Finally, in 1935, the United States Supreme Court resolved the doctrinal debate, holding that a federal patent of desert land did not automatically convey “federal” riparian rights. In California–Oregon Power Co. v. Beaver Portland Cement Co. (1935) 295 U.S. 142, 55 S.Ct. 725, 79 L.Ed. 1356, a landowner whose title derived from a federal homestead patent issued in 1885 claimed the patent carried with it the common law riparian rights of the federal government. The Supreme Court, in considering the issue, reviewed the now familiar history of water law in the West, beginning with the informal evolution of appropriative rights, through the adoption of various state law systems during the federal period of “silent acquiescence,” and culminating finally with Congressional enactment of the Mining Acts of 1866 and 1870 and the Desert Land Act of 1877. (295 U.S. at pp. 154–158, 55 S.Ct. at pp. 727–729.) Focusing primarily on the Desert Land Act, particularly the clause declaring all surplus water to be “free for the appropriation and use of the public,” the Supreme Court concluded: “If this language is to be given its natural meaning ․ it effected a severance of all waters upon the public domain, not theretofore appropriated, from the land itself. From that premise, it follows that a patent issued thereafter for lands in a desert-land state or territory ․ carried with it, of its own force, no common law right to the water flowing through or bordering upon the lands conveyed.” (295 U.S. at p. 158, 55 S.Ct. at p. 729, italics added.)
Thus, the United States Supreme Court essentially opted for the Oregon doctrine, concluding that the Desert Land Act had severed the waters of the public domain from the soil, so that a federal patent conveyed rights to land but not to water. Significantly, however, the high court rejected Oregon's view that the Desert Land Act had imposed a “uniform rule” of appropriation, holding instead that the act recognized each state's power “to determine for itself to what extent the rule of appropriation or the common-law rule in respect of riparian rights should obtain.” (295 U.S. at p. 164, 55 S.Ct. at p. 731.)
Based on the foregoing state and federal authorities, each party to the current dispute attempts to demonstrate conclusively that the federal government either has (the Board) or has not (the United States) expressly relinquished all claims to riparian rights under state law. The United States, embracing the California doctrine, argues as follows: This court's holding that a federal patent conveyed riparian rights to federal patentees (Lux v. Haggin, supra, 69 Cal. at p. 336, 4 P. 919) necessarily recognized the existence of riparian rights in federal lands. The Desert Land Act, with respect to the public domain lands where it applied, merely subordinated the common law riparian rights of the United States to the vested rights of prior appropriators already recognized under state law (Palmer v. Railroad Commission, supra, 167 Cal. at p. 168, 138 P. 997), but did not terminate the federal government's riparian rights altogether.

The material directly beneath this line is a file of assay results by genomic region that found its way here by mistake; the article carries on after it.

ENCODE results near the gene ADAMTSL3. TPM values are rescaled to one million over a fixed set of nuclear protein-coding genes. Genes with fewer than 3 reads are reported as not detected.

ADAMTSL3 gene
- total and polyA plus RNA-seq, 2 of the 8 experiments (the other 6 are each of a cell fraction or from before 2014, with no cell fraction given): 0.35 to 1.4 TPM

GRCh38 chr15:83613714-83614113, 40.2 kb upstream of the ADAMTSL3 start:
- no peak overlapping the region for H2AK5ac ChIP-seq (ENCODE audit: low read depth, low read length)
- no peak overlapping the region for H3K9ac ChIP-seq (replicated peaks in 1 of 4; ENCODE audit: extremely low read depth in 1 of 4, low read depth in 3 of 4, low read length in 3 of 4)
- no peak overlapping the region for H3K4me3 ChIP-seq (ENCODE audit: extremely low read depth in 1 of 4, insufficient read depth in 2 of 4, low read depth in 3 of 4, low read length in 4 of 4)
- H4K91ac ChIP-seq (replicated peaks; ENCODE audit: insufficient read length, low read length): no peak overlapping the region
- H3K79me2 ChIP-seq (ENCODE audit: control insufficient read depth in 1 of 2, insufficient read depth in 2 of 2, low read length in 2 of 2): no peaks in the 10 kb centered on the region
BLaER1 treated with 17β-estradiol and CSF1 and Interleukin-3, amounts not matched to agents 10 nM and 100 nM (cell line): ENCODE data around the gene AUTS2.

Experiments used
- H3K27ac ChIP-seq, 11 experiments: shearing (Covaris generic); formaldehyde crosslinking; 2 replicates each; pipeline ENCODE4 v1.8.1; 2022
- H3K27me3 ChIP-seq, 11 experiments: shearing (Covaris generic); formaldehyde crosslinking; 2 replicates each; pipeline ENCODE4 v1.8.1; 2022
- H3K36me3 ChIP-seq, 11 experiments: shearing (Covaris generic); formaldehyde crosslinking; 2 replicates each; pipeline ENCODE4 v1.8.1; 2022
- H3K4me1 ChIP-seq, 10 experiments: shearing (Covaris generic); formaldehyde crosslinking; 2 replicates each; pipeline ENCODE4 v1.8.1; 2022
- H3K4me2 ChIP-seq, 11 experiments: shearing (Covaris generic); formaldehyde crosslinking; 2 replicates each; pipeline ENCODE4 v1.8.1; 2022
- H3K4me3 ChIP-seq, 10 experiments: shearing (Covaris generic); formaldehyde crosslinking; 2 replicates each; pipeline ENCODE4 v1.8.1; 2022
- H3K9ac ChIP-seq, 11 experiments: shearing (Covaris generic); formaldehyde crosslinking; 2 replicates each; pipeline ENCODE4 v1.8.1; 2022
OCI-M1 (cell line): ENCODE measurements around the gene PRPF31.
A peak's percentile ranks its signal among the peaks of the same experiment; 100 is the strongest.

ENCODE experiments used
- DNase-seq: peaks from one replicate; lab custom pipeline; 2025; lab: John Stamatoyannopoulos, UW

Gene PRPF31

The Board, on the other hand, asserts a modernized version of the Oregon doctrine: The reason that a federal patent conveyed no water rights to the patentee (California-Oregon Power, supra, 295 U.S. at p. 158, 55 S.Ct. at p. 729), the Board argues, is that Congress in enacting the Desert Land Act affirmatively “severed” or relinquished all proprietary claims to the western waters. Therefore, whatever riparian water rights in federal lands were recognized in Lux v. Haggin, supra, 69 Cal. 255, 4 P. 919, were effectively terminated by that act.
None of the cited decisions is dispositive of the issue before us. Each considered the question of federal water rights solely to evaluate the derivative claims of federal patentees; none addressed a water claim asserted by the federal government itself. The California–Oregon Power court, supra, 295 U.S. 142, 55 S.Ct. 725, in rejecting the view that a federal patent transferred riparian rights to the patentee and holding instead that Congress had “severed” the water from the land which it conveyed, did not state—or even suggest—that the United States had thereby “relinquished” all water rights in the land which it retained. Indeed, had that been Congress's intent, it is reasonable to assume that that is precisely what Congress would have said, and what the United States Supreme Court would have held.
Nothing in California–Oregon Power, supra, 295 U.S. 142, 55 S.Ct. 725, in the Desert Land Act, or in any of our early decisions construing that act, undermines the principle, uniformly recognized in Lux and its progeny, that riparian rights exist in federal lands located in California as surely as they inhere in private lands. (See Lux v. Haggin, supra, 69 Cal. at p. 335–336, 4 P. 919; Palmer v. Railroad Commission, supra, 167 Cal. at pp. 168–169, 138 P. 997.) We have never in California predicated the recognition of riparian water rights on the identity of the riparian owner, and we perceive no principled reason to do so now.